Background: The relationship between delirium and mortality remains obscure. The aims of this study were to investigate the effect of delirium and the interaction between delirium and chronic cognitive impairment on mortality in elderly hip fracture patients.
Methods: This is a prospective observational study, including 331 hip fracture patients. Information on comorbidity, medications and clinical findings was collected at the time of fracture. Information on cause and time of death was obtained from the Norwegian Cause of Death Register. Patients were screened for delirium by the Confusion Assessment Method.
Results: Delirium was not associated with mortality when adjusting for the severity of chronic cognitive impairment, measured by the Infor- mant Questionnaire on Cognitive Decline in the Elderly (IQCODE). Estimated by Kaplan-Meier plots, delirium in patients with dementia was significantly associated with an increased risk of death from stroke (p = 0.004) and dementia (p ≤ 0.001).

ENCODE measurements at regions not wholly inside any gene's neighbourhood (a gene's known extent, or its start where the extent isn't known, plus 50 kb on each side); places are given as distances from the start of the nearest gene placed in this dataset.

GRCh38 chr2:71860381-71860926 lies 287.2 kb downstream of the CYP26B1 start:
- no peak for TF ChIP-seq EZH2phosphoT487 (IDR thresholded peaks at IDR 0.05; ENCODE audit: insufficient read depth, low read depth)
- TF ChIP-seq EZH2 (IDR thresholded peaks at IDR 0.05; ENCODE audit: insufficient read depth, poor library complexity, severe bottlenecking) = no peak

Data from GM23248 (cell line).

Conclusions: No association between delirium and mortality was demonstrated when adjusting for the IQCODE score, but delirium in patients with prefracture dementia was associated with an increased risk of death from stroke and dementia. The effect of delirium on the cause of death might be explained by an aggravation of an ongoing neuro-inflammation.
Copyright © 2010 S. Karger AG, Basel.